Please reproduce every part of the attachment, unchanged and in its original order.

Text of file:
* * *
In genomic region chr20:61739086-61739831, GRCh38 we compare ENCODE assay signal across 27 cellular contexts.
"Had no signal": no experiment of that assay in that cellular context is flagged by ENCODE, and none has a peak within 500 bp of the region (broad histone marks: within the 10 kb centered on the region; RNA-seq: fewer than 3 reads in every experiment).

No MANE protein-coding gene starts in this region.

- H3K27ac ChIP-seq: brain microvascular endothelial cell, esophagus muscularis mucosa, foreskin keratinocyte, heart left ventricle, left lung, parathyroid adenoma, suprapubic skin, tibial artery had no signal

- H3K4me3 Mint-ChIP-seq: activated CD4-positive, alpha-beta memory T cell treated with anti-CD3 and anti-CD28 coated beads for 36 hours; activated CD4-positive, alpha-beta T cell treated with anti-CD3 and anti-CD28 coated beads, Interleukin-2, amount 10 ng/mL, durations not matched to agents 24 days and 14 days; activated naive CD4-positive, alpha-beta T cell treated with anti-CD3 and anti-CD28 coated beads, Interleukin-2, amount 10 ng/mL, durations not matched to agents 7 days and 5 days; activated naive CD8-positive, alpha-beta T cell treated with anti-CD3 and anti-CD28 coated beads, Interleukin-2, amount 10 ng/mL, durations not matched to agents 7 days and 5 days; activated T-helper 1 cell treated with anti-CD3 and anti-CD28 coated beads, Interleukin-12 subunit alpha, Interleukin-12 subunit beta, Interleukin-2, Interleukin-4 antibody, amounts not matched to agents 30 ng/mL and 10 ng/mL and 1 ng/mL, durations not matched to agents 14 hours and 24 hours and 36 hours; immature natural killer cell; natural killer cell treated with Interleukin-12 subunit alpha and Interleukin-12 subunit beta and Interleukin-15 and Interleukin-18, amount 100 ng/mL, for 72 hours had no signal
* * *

In genomic region chr20:61739086-61739831, GRCh38 we compare ENCODE assay signal across 27 cellular contexts.
"Had no signal": no experiment of that assay in that cellular context is flagged by ENCODE, and none has a peak within 500 bp of the region (broad histone marks: within the 10 kb centered on the region; RNA-seq: fewer than 3 reads in every experiment).

No MANE protein-coding gene starts in this region.

- H3K27ac ChIP-seq: brain microvascular endothelial cell, esophagus muscularis mucosa, foreskin keratinocyte, heart left ventricle, left lung, parathyroid adenoma, suprapubic skin, tibial artery had no signal

- H3K4me3 Mint-ChIP-seq: activated CD4-positive, alpha-beta memory T cell treated with anti-CD3 and anti-CD28 coated beads for 36 hours; activated CD4-positive, alpha-beta T cell treated with anti-CD3 and anti-CD28 coated beads, Interleukin-2, amount 10 ng/mL, durations not matched to agents 24 days and 14 days; activated naive CD4-positive, alpha-beta T cell treated with anti-CD3 and anti-CD28 coated beads, Interleukin-2, amount 10 ng/mL, durations not matched to agents 7 days and 5 days; activated naive CD8-positive, alpha-beta T cell treated with anti-CD3 and anti-CD28 coated beads, Interleukin-2, amount 10 ng/mL, durations not matched to agents 7 days and 5 days; activated T-helper 1 cell treated with anti-CD3 and anti-CD28 coated beads, Interleukin-12 subunit alpha, Interleukin-12 subunit beta, Interleukin-2, Interleukin-4 antibody, amounts not matched to agents 30 ng/mL and 10 ng/mL and 1 ng/mL, durations not matched to agents 14 hours and 24 hours and 36 hours; immature natural killer cell; natural killer cell treated with Interleukin-12 subunit alpha and Interleukin-12 subunit beta and Interleukin-15 and Interleukin-18, amount 100 ng/mL, for 72 hours had no signal